George W. Bush's record in office became the subject of numerous tweets after a video message released Saturday from the former president elicited praise from some Democrats.
Good morning. George W Bush belongs in The Hague.— Benjamin Dixon (@BenjaminPDixon) May 3, 2020
In the video statement, shared on Twitter by the George W. Bush Presidential Center, Bush called on people to come together to face the "shared threat" of the coronavirus pandemic. The former president said "we have faced times of testing before," referencing the post 9/11 period when he said the nation rose "as one to grieve with the grieving"—a time period his administration rolled out its war on terror, which included a torture program.
Progressive journalists pushed back against those who appeared to be sanitizing Bush's record and suggesting he was preferable to President Donald Trump.
George W. Bush:— Warren Gunnels (@GunnelsWarren) May 3, 2020
- lied us into the Iraq War leading to 460K+ deaths
- totally botched the response to Hurricane Katrina
- led us into the Great Recession
- fought to privatize Social Security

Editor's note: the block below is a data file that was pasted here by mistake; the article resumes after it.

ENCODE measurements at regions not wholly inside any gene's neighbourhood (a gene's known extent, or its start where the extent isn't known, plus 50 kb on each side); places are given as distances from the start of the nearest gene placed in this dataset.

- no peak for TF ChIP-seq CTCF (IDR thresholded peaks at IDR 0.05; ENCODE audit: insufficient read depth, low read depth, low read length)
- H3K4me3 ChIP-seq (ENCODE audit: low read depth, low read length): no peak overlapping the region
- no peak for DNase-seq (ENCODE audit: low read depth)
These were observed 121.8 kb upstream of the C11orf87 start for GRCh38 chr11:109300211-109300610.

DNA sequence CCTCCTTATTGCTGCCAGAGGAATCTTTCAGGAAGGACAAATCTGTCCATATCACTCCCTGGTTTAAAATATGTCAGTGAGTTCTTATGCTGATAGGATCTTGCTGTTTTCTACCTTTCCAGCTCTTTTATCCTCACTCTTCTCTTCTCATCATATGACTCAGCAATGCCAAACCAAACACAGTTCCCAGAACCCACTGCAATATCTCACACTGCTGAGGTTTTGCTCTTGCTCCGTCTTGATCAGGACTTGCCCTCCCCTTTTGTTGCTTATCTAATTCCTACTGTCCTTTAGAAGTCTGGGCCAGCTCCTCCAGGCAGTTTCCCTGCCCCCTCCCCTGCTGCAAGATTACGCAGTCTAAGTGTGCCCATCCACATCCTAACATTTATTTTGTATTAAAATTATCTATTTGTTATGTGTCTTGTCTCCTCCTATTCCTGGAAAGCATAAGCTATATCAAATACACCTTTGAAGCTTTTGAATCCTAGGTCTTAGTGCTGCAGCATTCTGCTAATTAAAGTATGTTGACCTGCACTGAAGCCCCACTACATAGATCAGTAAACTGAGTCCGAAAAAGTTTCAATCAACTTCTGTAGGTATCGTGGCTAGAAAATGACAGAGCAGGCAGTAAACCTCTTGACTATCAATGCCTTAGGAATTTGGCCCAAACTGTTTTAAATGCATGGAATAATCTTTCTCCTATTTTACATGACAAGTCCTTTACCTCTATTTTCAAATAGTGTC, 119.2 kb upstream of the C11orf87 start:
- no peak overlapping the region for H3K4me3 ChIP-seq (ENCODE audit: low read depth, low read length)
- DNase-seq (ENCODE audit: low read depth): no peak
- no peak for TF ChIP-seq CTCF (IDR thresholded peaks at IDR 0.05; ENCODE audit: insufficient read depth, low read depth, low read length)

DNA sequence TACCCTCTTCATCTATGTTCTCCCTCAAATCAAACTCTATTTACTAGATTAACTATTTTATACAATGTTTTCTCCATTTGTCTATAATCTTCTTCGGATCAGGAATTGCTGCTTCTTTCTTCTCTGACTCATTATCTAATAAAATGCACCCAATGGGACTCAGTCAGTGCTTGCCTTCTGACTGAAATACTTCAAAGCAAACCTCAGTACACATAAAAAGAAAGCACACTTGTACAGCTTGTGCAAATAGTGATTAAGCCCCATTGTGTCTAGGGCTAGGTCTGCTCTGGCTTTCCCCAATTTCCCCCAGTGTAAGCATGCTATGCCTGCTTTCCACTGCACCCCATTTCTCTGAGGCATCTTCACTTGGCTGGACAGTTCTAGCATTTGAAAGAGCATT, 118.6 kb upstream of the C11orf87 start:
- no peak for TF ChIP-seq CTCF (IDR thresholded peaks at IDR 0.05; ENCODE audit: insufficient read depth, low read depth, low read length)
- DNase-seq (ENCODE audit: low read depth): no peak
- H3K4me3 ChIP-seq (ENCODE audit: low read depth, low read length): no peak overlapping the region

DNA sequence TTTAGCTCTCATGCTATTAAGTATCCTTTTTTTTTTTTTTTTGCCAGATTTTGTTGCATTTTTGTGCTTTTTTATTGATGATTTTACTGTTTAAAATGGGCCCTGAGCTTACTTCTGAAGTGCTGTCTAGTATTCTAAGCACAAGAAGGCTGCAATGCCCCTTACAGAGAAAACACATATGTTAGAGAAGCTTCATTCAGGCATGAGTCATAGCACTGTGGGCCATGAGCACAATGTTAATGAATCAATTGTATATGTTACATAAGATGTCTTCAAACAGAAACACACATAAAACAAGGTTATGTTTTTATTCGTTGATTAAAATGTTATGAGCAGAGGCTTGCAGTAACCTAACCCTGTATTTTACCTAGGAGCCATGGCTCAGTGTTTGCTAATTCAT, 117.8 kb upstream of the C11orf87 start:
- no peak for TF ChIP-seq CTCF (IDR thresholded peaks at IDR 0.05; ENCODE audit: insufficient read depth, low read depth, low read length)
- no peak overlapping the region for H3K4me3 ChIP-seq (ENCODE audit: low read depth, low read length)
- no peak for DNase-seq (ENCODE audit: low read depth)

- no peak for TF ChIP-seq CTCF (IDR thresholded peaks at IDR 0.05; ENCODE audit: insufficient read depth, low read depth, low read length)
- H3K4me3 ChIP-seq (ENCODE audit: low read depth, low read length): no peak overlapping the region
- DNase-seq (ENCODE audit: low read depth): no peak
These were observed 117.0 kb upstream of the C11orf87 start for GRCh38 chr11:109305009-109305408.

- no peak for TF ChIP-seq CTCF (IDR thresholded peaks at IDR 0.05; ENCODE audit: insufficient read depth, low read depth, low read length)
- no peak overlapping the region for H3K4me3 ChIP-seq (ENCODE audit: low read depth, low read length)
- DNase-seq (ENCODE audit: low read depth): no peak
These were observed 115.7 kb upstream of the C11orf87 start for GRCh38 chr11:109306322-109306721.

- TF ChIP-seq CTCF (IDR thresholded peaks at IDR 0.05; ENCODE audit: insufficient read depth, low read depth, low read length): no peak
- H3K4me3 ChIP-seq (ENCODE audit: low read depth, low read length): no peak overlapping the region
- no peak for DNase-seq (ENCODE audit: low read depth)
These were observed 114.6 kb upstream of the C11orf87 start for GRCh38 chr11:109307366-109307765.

- slashed taxes for the wealthy & large corporations
Nothing should erase this record.
Like what is wrong with you? pic.twitter.com/YjVSp4wG9y— Sana Saeed (@SanaSaeed) May 3, 2020
If you had told me four years ago that George W Bush would be a hero to Democrats I would have had you committed. This is absolute insanity. The man is a war criminal who also let thousands die during Katrina. https://t.co/6WunURPQzY— Farron Cousins (@farronbalanced) May 3, 2020
The nice little painter man who passed mints to Michelle Obama at a funeral is actually a mass murderer who belongs in front of a war crimes tribunal, not being praised for releasing web videos.— jeremy scahill (@jeremyscahill) May 3, 2020
Writing in 2018, Andy Worthington, investigative journalist and author of The Guantanamo Files, criticized the "bizarre propensity, on the part of those in the center and on the left of U.S. political life, to seek to rehabilitate the previous Republican president, George W. Bush."
Worthington pointed to a Pew poll as Trump took office showing that 48% of Americans backed the use of torture in some circumstances, saying it was "a sign of the enduring power of the Bush administration's bellicose pro-torture maneuverings in the wake of the 9/11 attacks."